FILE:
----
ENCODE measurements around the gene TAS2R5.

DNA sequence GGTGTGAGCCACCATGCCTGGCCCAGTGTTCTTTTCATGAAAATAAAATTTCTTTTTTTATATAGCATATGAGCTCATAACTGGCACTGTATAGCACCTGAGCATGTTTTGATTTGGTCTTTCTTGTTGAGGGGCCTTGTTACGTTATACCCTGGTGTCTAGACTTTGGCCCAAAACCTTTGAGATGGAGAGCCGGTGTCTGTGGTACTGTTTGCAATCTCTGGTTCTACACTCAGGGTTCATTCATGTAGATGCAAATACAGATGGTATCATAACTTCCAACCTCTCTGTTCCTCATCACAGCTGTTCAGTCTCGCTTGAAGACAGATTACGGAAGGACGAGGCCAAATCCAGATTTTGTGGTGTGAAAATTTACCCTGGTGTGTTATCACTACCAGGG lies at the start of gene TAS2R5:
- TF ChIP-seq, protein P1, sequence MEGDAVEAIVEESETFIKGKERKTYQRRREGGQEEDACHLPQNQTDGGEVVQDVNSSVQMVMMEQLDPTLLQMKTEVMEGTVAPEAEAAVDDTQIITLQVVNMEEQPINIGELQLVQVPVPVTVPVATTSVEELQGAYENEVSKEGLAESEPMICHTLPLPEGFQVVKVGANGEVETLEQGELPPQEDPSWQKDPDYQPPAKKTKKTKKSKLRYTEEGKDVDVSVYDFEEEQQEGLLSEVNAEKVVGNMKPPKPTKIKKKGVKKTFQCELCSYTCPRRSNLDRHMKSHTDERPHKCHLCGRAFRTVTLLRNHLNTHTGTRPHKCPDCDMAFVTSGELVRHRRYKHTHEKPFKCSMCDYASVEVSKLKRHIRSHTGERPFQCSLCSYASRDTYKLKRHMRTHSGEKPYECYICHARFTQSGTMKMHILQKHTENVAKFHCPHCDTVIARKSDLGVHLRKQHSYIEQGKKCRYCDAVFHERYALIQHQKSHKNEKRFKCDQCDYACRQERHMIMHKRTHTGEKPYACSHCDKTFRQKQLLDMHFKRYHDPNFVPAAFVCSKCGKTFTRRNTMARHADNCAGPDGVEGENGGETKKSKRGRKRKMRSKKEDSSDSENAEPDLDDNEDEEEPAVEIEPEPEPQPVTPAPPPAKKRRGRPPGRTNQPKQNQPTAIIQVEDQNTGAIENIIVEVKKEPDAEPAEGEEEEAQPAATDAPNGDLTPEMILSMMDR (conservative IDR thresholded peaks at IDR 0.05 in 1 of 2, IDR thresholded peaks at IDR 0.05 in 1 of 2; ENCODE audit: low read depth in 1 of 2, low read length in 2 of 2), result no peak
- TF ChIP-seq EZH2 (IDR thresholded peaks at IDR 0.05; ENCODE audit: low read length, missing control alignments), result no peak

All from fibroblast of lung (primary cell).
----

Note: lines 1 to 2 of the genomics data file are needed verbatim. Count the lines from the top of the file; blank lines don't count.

ENCODE measurements around the gene TAS2R5.

DNA sequence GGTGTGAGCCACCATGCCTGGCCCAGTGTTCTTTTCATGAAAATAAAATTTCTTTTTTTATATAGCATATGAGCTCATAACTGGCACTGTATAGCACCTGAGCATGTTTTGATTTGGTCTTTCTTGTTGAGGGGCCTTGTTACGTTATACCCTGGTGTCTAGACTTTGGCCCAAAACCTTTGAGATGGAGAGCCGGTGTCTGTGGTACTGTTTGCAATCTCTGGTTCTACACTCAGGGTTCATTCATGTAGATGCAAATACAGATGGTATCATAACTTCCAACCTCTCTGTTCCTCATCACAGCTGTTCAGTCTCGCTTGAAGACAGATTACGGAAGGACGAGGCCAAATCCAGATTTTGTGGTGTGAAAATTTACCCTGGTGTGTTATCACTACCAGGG lies at the start of gene TAS2R5: